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Did you know that updating your bathroom is one of the best ways to increase the value of your home?
That’s right and choosing the right shower doors is an important part of creating your perfect bathroom.
You’ll need to weigh up the pros and cons of frameless and framed shower doors, then work out which opening style will work best for your space.
Confused about what to do?
Keep reading for a simple guide to choosing the best shower doors for your home.
1. Frameless Doors
Frameless doors are extremely desirable at the moment and will give your bathroom a modern, seamless look.
They’re made of durable tempered glass that’s completely solid, with no metal frame around the edges. This makes them ideal if you want to show off bespoke tiles or stonework inside the shower.
They can also help small rooms feel larger, or help make the most of unusually-shaped spaces.
Frameless doors are more expensive than traditional, framed doors, so they won’t be suitable for every budget.
2. Semi-Frameless Doors
If you like the look of frameless doors but can’t quite justify the cost, semi-frameless doors are a good compromise.
The structure of your shower will be fully enclosed in metal, but the door itself will be frameless or semi-frameless when opened. This gives a sleek look without the cost of removing the frame entirely.
It also works well if you don’t enjoy the 100% glass look and want your shower doors to look a bit more solid.
3. Framed Doors
Framed doors are made of tempered glass with a solid frame the entire way around. They’re usually the most affordable option, but that doesn’t mean they can’t look stylish.
Opting for thick, dark frames is a great design choice if you’re going for an industrial look. A grey or black frame will offset brighter-colored walls and tiles nicely.
It’s possible to choose discreet frames in lighter shades if you’re going for a more minimalist look.
Match the material of your shower door frame to other fixtures in your bathroom for a luxurious, contemporary look. You could choose gold, silver, chrome, or copper.
Framed doors tend to be made of thinner glass, which works well in smaller bathrooms. The thinner glass also contributes to keeping the price low.
Sliding, pivoting, and bi-fold shower doors can all be framed in a range of styles.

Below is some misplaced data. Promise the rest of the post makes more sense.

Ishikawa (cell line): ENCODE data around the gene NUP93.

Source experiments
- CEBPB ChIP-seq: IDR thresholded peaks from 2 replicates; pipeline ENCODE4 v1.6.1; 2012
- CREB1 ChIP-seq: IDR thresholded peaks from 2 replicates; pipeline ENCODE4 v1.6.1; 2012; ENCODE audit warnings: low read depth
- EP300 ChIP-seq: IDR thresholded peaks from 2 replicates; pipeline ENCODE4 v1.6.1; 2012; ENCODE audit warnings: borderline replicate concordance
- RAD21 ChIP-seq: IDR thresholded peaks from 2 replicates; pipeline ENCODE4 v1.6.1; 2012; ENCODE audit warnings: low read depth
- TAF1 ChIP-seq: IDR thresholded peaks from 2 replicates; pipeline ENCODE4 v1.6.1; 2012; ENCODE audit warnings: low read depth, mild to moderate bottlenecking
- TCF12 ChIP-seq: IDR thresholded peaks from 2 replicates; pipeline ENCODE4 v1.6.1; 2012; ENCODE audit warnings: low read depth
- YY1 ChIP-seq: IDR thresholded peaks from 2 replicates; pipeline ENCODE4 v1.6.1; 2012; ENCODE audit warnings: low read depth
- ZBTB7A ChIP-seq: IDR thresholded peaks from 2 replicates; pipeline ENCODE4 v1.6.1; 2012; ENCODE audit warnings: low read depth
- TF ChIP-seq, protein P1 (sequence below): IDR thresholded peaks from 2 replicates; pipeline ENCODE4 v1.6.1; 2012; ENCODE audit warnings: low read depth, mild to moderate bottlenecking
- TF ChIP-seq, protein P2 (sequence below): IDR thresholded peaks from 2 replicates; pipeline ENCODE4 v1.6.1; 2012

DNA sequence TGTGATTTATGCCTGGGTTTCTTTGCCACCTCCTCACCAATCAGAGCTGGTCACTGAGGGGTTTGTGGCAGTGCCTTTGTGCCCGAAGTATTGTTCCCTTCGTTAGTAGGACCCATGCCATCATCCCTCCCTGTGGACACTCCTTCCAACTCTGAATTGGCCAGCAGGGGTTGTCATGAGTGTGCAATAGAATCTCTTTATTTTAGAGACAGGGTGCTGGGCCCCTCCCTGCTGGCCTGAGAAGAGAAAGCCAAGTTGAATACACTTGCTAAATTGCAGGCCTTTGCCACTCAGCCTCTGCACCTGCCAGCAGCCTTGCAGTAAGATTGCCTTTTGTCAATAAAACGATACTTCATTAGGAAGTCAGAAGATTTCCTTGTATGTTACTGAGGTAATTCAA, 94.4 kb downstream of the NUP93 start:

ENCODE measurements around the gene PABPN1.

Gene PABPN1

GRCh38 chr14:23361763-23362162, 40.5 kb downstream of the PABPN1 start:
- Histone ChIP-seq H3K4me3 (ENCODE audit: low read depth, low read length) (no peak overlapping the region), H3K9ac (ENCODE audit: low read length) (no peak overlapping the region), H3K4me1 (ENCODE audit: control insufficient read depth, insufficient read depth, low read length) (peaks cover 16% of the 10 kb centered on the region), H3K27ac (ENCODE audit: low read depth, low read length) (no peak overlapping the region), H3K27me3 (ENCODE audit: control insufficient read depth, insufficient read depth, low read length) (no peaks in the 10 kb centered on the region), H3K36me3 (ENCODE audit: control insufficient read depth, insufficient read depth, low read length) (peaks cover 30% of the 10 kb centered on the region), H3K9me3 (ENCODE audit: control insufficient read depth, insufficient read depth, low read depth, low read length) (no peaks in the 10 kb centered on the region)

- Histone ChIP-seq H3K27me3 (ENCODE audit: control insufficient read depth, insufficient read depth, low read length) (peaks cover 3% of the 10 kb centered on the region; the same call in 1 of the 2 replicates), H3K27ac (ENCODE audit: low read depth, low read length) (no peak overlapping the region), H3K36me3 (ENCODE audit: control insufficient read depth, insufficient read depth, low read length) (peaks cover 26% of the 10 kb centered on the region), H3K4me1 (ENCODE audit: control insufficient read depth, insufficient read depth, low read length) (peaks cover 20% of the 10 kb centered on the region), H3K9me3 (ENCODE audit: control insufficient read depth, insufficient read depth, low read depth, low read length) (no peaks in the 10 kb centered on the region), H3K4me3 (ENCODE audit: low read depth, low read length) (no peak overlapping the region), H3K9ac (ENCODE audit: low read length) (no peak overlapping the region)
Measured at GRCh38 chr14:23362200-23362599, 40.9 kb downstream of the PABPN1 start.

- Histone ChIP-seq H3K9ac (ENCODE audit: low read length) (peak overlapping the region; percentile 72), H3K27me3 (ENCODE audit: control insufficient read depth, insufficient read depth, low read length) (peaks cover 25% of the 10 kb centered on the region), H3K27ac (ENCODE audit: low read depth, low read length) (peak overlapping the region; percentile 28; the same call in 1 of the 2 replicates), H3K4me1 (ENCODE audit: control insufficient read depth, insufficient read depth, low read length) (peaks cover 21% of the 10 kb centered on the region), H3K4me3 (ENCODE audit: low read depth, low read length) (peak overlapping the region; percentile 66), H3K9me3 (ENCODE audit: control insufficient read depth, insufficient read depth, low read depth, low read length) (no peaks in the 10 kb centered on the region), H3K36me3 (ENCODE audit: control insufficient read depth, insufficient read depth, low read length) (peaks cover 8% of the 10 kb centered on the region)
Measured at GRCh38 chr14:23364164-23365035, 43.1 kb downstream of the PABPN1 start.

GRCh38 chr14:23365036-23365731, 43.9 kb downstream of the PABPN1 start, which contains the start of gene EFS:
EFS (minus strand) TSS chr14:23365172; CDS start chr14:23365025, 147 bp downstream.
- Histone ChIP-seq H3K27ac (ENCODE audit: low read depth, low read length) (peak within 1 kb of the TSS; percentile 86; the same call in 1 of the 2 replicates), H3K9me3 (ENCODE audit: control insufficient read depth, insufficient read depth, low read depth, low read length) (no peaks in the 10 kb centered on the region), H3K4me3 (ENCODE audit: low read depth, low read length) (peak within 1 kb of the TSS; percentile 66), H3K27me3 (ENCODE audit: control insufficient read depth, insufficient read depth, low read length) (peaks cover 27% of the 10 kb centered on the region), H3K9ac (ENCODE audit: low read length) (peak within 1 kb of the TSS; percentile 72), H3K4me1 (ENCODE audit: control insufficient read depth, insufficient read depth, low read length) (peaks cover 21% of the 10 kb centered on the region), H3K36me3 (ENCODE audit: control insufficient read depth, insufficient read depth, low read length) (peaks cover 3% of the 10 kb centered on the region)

4. Bathtub Enclosures
Do you have a shower that’s positioned over your bathtub?
If you don’t want to enclose the entire tub in glass, a static enclosure that covers half the bath is a great option. It’ll stop water splashing onto the floor when you shower, but won’t make your bathroom feel small.
If you want a little extra splash protection, choose a sliding enclosure which can be extended while you shower. When not in use, you can push it back to create the impression of more space.
Alternatively, add a shower curtain rail that extends beyond the glass enclosure. This is a great option if you want to avoid splashes near the head of the shower but also enjoy the look of a shower curtain.
5. Sliding Doors
Once you’ve decided whether to opt for frameless, semi-frameless, or framed doors, you’ll need to decide how they should open and close.
Sliding doors help maximize space, making them perfect for smaller bathrooms. The glass panels get anchored to a fixed metal track, rolling smoothly back and forth as needed.
Sliding glass doors look modern and minimalist, pairing well with the frameless style. They’re ideal if you’re keen to highlight the inside of your shower.
Sliding doors are available in a wide range of sizes, so they’re suitable for large and small shower enclosures, and can even be made bespoke to fit your bathroom.
It’s worth bearing in mind that frameless doors can be harder to clean than some of the other styles as there’s usually a small section where the two doors overlap, even when open.
6. Hinge Doors
Hinge doors, also known as pivoting doors, open outwards just like a traditional door would.
They’re a classic option, commonly installed on smaller shower enclosures. They don’t save as much space as sliding doors but this isn’t usually an issue unless your bathroom is particularly tiny.
They also work well on large enclosures with built-in benches. The door doesn’t have to cover the entire front of the enclosure — it can be part of a larger glass panel.
Pivoting doors can be either framed or frameless, so they work for a range of budgets and design styles.
You’ll be able to choose a handle which matches the rest of your fixtures which will make your bathroom look well-finished.
If you choose a pivoting door style, be sure to measure properly before installation to ensure that there’s room for the door to open fully without hitting anything.
7. Bi-Fold Doors
Bi-fold shower doors are a good option if you don’t want a pivoting door but do want a large space to enter the shower via.
They fold neatly when opened, saving space while still giving you plenty of room to step in and out of the shower. They’re a popular choice in en suites and smaller guest bathrooms.
They have a modern look and are easy to clean and maintain. They’re usually framed, so are a good option if you’re on a budget.
Where to Shop for the Best Shower Doors
If you want to find the best shower doors for your home, you might need to shop around a little.
Shopping online will give you the greatest range of options, but sometimes there’s no substitute for actually going to a showroom and seeing how the doors look in the real world.
Take your time and don’t rush into a purchase before you’re certain it’s right for your bathroom. You might think that a certain style of door is perfect, then change your mind once you see it in person.
Want more top tips on home improvement? Visit the remodeling section of our blog today.